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Wyldewood Cellars in Peck began by making elderberry wines but has expanded to include more than 40 wines made from various fruits, berries and grape varieties.

online. There is also an additional 5% in-store discount for military, teachers and first responders.” For more information, visit www.wyldewoodcellars.com, call 316.554.9463, extension 1, or visit in person at the Peck, Wichita or Paxico locations. F

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KSAE Magazine • Fall 2021 |

21


MEMBER SPOTLIGHT KANSAS INDEPENDENT ENERGY AND CONVENIENCE

CONNECTING THE DOTS IN THE PETROLEUM INDUSTRY By Jewlissa Frickey, writer, KSAE Magazine

“K

ansas Independent Energy and Convenience is the connection between fuel distribution and convenience store owners and government at all levels,” stated associate executive director Becky Schwartz. “That includes legislative bodies, the DOT, FDA, EPA, KDOR and KDHE.” Despite the changes in technology, or even its name, Kansas Independent Energy and Convenience’s focus has remained the same: opportunity, strength in numbers, education, friendship to steward resources, manage regulatory impact and bring about continuous innovation and success. By working as a one-stop information portal, Kansas Independent Energy and Convenience provides critical information like economic factors and trends, COVID-19 and pandemic-related updates, employment practices, edifying networking connections and contact info and more. The information can be accessed on various platforms, including its website, publications, webinars, events or even the staff. “All our members select from a range of programs and services designed specifically to help them in the day-to-day

22 | KSAE Magazine • Vol. 5

operations of their business,” said Schwartz. Today, Kansas Independent Energy and Convenience members include fuel distributors, retailers and convenience store operators. These members can benefit from a range of programs and services including education and networking to keep members “in the know” and connected to other segments of the industry, representation at the Kansas Capitol, newsletters and alerts that provide regulatory updates and guidance, sponsored health insurance, daily business consumables and Tank Management Services. Tank Management Services is the Kansas Department of Health and Environments sole provider of underground storage tank operator training for all underground storage tank owners and operators in Kansas. Tank Management Services also provides assistance to tank owners with required monthly inspections by either training for those who wish to do inspections themselves or contracting with Tank Management Services to complete inspections. Kansas Independent Energy and Convenience involvement at the Kansas Capitol are shown through executive director Tom Palace and Schwartz. “We are both registered lobbyists continued on page 24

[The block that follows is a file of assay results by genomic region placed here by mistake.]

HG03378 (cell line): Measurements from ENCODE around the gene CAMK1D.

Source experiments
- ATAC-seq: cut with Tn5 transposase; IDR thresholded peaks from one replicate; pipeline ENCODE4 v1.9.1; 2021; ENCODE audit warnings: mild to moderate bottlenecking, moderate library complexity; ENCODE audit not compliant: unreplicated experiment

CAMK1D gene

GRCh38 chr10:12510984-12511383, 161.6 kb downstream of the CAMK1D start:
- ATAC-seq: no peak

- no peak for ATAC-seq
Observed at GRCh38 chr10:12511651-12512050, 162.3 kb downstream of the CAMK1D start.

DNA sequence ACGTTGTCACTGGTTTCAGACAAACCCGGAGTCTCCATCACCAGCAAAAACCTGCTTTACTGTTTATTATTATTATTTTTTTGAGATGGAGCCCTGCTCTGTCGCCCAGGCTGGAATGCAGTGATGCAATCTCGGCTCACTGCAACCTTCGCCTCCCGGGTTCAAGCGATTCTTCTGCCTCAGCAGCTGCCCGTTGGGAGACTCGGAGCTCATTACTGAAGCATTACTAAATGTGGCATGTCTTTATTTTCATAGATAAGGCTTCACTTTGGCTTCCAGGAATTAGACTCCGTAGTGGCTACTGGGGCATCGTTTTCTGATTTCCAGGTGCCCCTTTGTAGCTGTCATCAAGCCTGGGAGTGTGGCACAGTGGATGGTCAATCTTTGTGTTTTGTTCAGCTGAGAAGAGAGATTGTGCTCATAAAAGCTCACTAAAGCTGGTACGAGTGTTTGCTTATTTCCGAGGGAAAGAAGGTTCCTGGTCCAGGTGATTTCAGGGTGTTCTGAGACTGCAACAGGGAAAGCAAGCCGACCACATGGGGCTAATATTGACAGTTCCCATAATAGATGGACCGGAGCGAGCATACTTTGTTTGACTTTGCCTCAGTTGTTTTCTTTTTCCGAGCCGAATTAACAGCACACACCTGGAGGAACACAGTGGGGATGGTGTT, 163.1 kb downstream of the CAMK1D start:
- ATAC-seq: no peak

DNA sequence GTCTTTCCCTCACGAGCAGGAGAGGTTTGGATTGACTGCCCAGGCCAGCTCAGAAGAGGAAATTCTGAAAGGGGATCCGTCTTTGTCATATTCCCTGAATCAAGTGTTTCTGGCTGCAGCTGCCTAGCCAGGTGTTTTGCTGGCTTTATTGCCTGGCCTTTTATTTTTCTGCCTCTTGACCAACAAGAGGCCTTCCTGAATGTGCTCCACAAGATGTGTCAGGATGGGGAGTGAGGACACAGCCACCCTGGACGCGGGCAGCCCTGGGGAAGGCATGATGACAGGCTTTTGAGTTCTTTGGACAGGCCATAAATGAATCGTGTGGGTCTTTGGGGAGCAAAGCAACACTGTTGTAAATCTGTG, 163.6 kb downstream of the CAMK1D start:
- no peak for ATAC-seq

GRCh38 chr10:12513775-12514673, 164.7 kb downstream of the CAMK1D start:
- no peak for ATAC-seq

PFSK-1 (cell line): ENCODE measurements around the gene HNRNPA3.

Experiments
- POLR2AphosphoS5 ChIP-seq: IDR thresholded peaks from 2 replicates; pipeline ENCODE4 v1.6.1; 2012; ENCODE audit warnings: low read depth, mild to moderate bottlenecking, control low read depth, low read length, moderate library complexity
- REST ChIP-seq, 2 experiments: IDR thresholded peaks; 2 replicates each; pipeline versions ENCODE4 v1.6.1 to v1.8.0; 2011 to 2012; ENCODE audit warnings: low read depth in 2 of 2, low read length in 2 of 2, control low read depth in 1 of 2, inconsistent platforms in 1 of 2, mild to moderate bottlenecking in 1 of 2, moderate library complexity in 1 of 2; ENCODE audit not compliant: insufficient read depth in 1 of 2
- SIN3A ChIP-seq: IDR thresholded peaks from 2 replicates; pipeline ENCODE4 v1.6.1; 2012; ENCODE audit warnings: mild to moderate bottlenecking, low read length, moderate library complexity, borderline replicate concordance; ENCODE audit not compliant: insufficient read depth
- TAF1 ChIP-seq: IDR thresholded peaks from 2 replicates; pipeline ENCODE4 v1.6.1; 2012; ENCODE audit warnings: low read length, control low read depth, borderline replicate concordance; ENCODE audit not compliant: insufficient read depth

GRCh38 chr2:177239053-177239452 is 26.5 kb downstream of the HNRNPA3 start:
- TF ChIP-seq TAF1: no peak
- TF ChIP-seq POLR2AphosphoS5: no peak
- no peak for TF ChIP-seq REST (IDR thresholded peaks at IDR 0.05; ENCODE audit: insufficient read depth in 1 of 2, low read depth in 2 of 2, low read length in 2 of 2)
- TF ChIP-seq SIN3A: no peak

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MEMBER SPOTLIGHT continued from page 22

and have a constant presence at the Capitol through the legislative session,” said Schwartz. “We actively work with legislators and state agencies to ensure the proposed regulations and legislation are beneficial, or the least harmful, on the fuel marketers.” As with any industry, Kansas Independent Energy and Convenience doesn’t go without its challenges. “The issues facing the petroleum industry are many,” stated Schwartz. “That includes environmental regulations, electric vehicles (EV) and alternative fuels, motor fuel tax, trucking regulations, shortage of truck drivers, consolidation of companies along with the countless issues all businesses face.”

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Kansas Independent Energy and Convenience also was faced with the COVID-19 crisis, much like the rest of the world. Being considered “essential personnel” meant business persisted with slight changes as members continued to deliver fuel and keep retail locations open for business. In order to face these challenges, Kansas Independent Energy and Convenience, along with their national association Energy Marketers of America, constantly work with regulators on regulations that affect the petroleum industry. “Kansas Independent Energy and Convenience and its members understand that electric vehicles are part of our future and have begun working with companies to provide charging stations at fuel locations across the state,” said Schwartz. “The number one concern is an even playing field for all who offer EV charging.” In addition to these challenges, Kansas Independent Energy and Convenience also was faced with the COVID-19 crisis, much like the rest of the world. Being considered “essential personnel” meant business persisted with slight changes as members continued to deliver fuel and keep retail locations open for business. “Knowing our members were still continuing to work, we made sure our they had the most up to date information on how to continue to safely keep businesses open,” said Schwartz. “We sent out email correspondence with the most www.ksaenet.org